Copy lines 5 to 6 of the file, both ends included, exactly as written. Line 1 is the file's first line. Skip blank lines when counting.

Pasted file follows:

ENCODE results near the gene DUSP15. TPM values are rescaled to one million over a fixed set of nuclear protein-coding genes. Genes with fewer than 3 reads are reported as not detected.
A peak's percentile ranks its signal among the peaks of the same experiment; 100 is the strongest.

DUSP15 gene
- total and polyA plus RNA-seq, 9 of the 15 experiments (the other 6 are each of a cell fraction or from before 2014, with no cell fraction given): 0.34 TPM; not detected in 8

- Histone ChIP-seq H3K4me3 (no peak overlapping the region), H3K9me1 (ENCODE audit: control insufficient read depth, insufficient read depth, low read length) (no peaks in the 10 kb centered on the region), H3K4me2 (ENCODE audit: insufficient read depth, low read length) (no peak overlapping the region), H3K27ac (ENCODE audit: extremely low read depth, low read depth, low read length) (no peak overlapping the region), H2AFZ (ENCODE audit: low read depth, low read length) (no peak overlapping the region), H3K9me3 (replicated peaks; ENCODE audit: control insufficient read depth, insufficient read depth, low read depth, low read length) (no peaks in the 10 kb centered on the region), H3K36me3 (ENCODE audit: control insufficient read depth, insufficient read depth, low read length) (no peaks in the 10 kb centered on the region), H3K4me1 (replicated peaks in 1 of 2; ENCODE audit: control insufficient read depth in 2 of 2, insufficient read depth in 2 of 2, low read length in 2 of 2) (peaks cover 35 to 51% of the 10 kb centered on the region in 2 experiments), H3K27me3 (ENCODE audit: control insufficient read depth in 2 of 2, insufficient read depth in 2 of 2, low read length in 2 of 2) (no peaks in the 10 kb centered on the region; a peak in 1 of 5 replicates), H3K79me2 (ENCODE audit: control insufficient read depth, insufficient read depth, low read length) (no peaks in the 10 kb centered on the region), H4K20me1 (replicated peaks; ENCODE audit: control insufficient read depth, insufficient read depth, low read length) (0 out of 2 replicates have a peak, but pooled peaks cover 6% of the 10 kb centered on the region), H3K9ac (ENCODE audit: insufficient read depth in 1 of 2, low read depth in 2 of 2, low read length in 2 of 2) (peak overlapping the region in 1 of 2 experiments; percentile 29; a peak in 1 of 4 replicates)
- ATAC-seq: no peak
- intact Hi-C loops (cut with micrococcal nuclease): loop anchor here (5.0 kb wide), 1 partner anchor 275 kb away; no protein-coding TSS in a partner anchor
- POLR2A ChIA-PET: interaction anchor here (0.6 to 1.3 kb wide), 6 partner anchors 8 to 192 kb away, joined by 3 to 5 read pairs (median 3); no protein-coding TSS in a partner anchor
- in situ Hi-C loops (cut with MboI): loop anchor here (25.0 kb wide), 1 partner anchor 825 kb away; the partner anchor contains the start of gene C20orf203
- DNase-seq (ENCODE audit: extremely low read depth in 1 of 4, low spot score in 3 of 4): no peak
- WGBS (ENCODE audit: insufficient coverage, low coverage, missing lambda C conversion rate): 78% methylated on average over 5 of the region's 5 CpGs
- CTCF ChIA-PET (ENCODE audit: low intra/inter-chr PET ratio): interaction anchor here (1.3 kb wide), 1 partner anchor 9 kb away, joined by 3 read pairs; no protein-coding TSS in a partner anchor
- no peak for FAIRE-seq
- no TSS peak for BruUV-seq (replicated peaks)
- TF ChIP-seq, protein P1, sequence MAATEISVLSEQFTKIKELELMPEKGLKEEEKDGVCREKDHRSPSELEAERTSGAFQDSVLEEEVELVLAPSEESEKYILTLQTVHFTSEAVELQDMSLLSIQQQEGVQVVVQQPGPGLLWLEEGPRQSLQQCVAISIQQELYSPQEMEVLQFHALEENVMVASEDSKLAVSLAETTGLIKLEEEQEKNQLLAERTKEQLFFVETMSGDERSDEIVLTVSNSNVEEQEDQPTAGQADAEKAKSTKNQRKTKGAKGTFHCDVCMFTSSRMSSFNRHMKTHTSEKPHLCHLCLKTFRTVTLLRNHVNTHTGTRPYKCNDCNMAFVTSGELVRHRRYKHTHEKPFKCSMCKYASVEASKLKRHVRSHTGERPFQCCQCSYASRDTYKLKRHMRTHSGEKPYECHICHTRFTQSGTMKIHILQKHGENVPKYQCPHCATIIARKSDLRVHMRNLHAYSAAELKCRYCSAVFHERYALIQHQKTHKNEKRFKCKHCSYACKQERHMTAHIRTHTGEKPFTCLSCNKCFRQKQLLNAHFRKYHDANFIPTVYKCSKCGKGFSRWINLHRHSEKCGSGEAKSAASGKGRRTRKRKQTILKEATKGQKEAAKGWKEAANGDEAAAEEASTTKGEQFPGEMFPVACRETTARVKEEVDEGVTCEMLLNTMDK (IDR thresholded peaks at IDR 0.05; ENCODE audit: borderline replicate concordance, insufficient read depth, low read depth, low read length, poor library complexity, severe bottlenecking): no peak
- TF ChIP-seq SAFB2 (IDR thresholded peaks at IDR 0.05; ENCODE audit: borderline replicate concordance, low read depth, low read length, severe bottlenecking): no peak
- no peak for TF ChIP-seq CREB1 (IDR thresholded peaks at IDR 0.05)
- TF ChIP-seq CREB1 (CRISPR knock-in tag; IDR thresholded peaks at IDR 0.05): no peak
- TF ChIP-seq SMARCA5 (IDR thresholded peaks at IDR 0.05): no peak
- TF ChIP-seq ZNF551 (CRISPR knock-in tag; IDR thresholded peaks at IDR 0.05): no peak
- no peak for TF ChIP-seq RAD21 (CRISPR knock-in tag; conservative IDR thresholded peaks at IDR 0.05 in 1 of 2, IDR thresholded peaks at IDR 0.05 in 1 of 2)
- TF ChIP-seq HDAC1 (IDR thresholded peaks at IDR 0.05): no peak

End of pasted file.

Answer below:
- Histone ChIP-seq H3K4me3 (no peak overlapping the region), H3K9me1 (ENCODE audit: control insufficient read depth, insufficient read depth, low read length) (no peaks in the 10 kb centered on the region), H3K4me2 (ENCODE audit: insufficient read depth, low read length) (no peak overlapping the region), H3K27ac (ENCODE audit: extremely low read depth, low read depth, low read length) (no peak overlapping the region), H2AFZ (ENCODE audit: low read depth, low read length) (no peak overlapping the region), H3K9me3 (replicated peaks; ENCODE audit: control insufficient read depth, insufficient read depth, low read depth, low read length) (no peaks in the 10 kb centered on the region), H3K36me3 (ENCODE audit: control insufficient read depth, insufficient read depth, low read length) (no peaks in the 10 kb centered on the region), H3K4me1 (replicated peaks in 1 of 2; ENCODE audit: control insufficient read depth in 2 of 2, insufficient read depth in 2 of 2, low read length in 2 of 2) (peaks cover 35 to 51% of the 10 kb centered on the region in 2 experiments), H3K27me3 (ENCODE audit: control insufficient read depth in 2 of 2, insufficient read depth in 2 of 2, low read length in 2 of 2) (no peaks in the 10 kb centered on the region; a peak in 1 of 5 replicates), H3K79me2 (ENCODE audit: control insufficient read depth, insufficient read depth, low read length) (no peaks in the 10 kb centered on the region), H4K20me1 (replicated peaks; ENCODE audit: control insufficient read depth, insufficient read depth, low read length) (0 out of 2 replicates have a peak, but pooled peaks cover 6% of the 10 kb centered on the region), H3K9ac (ENCODE audit: insufficient read depth in 1 of 2, low read depth in 2 of 2, low read length in 2 of 2) (peak overlapping the region in 1 of 2 experiments; percentile 29; a peak in 1 of 4 replicates)
- ATAC-seq: no peak